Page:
APS classroom teachers, reading specialists, and Title I staff are great resources! We encourage students and parents to ask for recommendations. Check out these pdf lists of some of our favorite books.

Recommendations from the Library

The librarians at your school and your local library are also great resources. We encourage students and parents to ask them for recommendations.

Recommendations from Literacy Organizations

Authors Featured at Title I Events

Some of the authors that have recently worked with APS students at Title I Family Literacy Events include:

Other recent literacy- and numeracy-oriented guests have included:

Free Online Books

Some organizations now offer full text of select books to read online.

Learning Resources for Parents and Students

Learning Resources for Families

  • ABC Teach is a user-friendly educational site that provides quality printable materials for immediate use by teachers, education majors, and parents.
  • PBS for Parents provides resources, tips, and activities for parents on many topics such as: literacy, numeracy, and social emotional learning.
  • Book Aunt is a blog in which children’s author Kate Coombs reviews children’s books.
  • Boys Read is a resource that focuses on motivating boys to become lifelong readers by helping them find reading materials that interest them.
  • Colorín Colorado is an English-Spanish bilingual website from ReadingRockets that provides information, activities, and advice on helping children learn to read and succeed at school.
  • Edutopia is a website of resources for teachers, schools, districts, and parents. This resource from the George Lucas Educational Foundation focuses on interactivity.
  • Fun Brain is a site for parents, teachers and children to play games in different content areas.
  • Nancy Keane’s Children’s Literature Webpage offers ready-to-use book talks, lists of recommended reading, book reviews by children, and other information about children’s literature.
  • Reading Rockets provides information, tips, and advice to help teachers and parents improve a child’s reading skills.
  • Safe Kids offers advice on ways to make your family’s online experience fun and productive.
  • Scholastic’s Book Wizard offers several ways to search for children’s books, including by title, author, keyword, reading level, or similar book.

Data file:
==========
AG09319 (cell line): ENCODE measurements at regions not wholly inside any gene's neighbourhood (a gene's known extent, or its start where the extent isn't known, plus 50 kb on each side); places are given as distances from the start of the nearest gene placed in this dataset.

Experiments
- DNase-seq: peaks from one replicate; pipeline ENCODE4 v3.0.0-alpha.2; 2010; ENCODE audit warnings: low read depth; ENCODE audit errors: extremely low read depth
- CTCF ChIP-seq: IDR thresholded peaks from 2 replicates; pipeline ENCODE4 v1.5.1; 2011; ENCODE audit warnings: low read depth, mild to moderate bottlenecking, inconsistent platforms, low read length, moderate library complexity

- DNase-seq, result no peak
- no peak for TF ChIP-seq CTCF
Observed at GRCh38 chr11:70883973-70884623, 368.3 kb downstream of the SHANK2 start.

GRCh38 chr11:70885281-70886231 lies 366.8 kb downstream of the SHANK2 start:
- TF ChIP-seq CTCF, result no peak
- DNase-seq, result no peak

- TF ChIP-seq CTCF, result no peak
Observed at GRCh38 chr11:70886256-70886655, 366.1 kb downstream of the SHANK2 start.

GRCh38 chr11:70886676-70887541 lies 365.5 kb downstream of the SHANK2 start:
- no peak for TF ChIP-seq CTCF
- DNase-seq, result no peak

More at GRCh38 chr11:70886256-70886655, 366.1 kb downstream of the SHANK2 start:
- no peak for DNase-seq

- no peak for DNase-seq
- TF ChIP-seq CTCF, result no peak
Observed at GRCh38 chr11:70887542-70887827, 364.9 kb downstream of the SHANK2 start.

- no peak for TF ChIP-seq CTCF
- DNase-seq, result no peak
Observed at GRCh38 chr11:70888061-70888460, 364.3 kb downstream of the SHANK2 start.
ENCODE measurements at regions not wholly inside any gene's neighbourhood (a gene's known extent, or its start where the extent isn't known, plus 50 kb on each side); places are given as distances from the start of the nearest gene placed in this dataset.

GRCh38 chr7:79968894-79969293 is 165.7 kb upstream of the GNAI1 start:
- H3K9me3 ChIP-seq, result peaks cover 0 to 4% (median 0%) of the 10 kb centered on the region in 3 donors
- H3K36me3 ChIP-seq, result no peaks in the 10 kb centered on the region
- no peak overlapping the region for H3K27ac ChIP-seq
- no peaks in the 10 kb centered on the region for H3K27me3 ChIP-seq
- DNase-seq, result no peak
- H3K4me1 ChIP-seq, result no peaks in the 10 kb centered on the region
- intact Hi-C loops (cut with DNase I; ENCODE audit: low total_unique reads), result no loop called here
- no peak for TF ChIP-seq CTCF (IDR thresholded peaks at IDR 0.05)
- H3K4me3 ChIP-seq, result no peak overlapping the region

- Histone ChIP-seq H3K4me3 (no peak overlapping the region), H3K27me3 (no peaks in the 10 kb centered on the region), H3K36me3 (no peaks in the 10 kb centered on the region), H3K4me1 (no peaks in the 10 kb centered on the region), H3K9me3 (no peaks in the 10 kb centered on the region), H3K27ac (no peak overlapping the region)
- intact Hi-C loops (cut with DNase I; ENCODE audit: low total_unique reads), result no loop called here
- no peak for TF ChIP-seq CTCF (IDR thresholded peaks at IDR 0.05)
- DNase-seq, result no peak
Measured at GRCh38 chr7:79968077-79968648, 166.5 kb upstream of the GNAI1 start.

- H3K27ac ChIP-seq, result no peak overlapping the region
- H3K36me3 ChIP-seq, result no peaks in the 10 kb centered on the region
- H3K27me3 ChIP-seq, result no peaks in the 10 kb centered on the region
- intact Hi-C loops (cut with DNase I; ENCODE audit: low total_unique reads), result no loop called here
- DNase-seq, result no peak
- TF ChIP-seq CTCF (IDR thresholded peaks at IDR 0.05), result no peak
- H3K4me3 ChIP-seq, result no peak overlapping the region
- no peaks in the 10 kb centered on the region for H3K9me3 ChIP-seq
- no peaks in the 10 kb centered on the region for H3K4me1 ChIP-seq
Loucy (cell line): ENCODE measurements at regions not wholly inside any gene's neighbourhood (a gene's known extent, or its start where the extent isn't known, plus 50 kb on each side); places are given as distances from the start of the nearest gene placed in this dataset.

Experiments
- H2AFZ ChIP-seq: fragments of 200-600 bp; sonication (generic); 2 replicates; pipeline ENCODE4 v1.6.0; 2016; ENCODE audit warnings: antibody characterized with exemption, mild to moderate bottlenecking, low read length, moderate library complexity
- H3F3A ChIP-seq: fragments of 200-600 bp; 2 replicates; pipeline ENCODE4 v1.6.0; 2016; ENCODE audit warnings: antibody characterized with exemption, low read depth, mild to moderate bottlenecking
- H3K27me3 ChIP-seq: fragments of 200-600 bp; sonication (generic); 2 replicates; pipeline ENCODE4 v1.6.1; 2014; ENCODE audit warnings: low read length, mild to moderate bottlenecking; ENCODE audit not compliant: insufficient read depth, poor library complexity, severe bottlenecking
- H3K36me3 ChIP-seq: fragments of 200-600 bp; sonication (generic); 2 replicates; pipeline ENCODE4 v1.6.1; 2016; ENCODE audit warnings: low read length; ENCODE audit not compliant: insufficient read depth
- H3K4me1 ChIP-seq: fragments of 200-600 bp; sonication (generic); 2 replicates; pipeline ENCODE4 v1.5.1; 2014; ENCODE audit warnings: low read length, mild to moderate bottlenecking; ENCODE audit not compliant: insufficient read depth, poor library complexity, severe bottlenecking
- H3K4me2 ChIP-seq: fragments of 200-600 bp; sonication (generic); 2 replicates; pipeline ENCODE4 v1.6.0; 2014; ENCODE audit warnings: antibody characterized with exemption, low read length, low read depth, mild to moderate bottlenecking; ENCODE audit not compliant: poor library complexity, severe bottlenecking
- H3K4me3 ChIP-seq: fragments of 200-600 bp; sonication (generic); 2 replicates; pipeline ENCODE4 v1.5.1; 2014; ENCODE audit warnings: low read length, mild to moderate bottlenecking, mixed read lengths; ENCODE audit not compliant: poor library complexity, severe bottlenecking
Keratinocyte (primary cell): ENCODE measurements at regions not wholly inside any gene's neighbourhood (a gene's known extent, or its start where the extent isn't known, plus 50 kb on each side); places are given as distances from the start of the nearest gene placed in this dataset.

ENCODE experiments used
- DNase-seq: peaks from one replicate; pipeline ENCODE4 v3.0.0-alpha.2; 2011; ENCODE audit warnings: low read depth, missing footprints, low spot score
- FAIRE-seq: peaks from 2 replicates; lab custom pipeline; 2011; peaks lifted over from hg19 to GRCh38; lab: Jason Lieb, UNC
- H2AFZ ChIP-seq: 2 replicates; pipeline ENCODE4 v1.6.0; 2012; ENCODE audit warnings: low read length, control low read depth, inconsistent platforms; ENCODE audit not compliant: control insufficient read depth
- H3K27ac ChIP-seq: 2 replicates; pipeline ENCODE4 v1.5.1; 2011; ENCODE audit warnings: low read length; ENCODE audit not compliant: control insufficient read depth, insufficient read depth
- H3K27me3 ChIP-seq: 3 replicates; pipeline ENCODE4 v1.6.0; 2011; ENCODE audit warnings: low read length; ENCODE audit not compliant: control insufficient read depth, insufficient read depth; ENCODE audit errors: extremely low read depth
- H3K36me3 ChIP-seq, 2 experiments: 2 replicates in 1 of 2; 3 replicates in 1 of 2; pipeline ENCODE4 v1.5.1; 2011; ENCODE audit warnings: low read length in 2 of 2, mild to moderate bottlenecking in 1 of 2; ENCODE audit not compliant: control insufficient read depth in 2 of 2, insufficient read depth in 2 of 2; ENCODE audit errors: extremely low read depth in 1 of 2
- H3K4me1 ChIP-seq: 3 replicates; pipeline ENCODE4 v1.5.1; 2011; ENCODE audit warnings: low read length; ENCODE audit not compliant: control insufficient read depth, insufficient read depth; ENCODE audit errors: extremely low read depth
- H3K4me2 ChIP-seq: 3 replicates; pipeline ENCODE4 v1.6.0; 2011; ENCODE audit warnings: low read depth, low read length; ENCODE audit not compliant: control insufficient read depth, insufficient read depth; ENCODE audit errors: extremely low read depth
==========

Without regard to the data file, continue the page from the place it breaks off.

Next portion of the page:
• We Read Too is a mobile directory of hundreds of picture, chapter, middle grade and young adult books written by authors of color featuring main characters of color.

Learning Resources for Students

  • Arcademic Skill Builders: “Arcade + Academic = Fun Learning”. Practice your math fact fluency online.
  • Enchanted Learning: Activities for children of all grade levels.
  • Chateau Meddybemps
  • CoolMath: free online math lessons, games, and fun math activities.
  • Fun Brain: For parents, teachers and children. Play games in various content areas.
  • International Children’s Digital Library: Read children’s books online. Search by language, age, genre, characters, and more.
  • PBS Kids: Activities featuring some favorite characters such as Arthur, Clifford, Teletubbies, and Barney. Activities for Sesame Street and Reading Rainbow.
  • Scholastic Kids: Games, books, and activities for children of all ages. Features Harry Potter, Captain Underpants, Clifford the Big Red Dog, and the Magic School Bus.
  • Starfall: have fun reading with phonics
  • Storyline Online: Videos of celebrities reading children’s books aloud via streaming video. Includes accompanying activities. Presented by the Screen Actors Guild Foundation.

Family Resources

APS Resources

  • APS’ Parent Resource Center (PRC) is a special education information center for families, staff and community members. The PRC offers support and assistance, individual consultations with families, a lending library, a parent newsletter, parent learning opportunities, and serves as an information and referral source for families and staff members.
  • APS’ Family and Community Engagement (FACE) program provides districtwide leadership in creating meaningful partnerships between APS and families to support student academic success.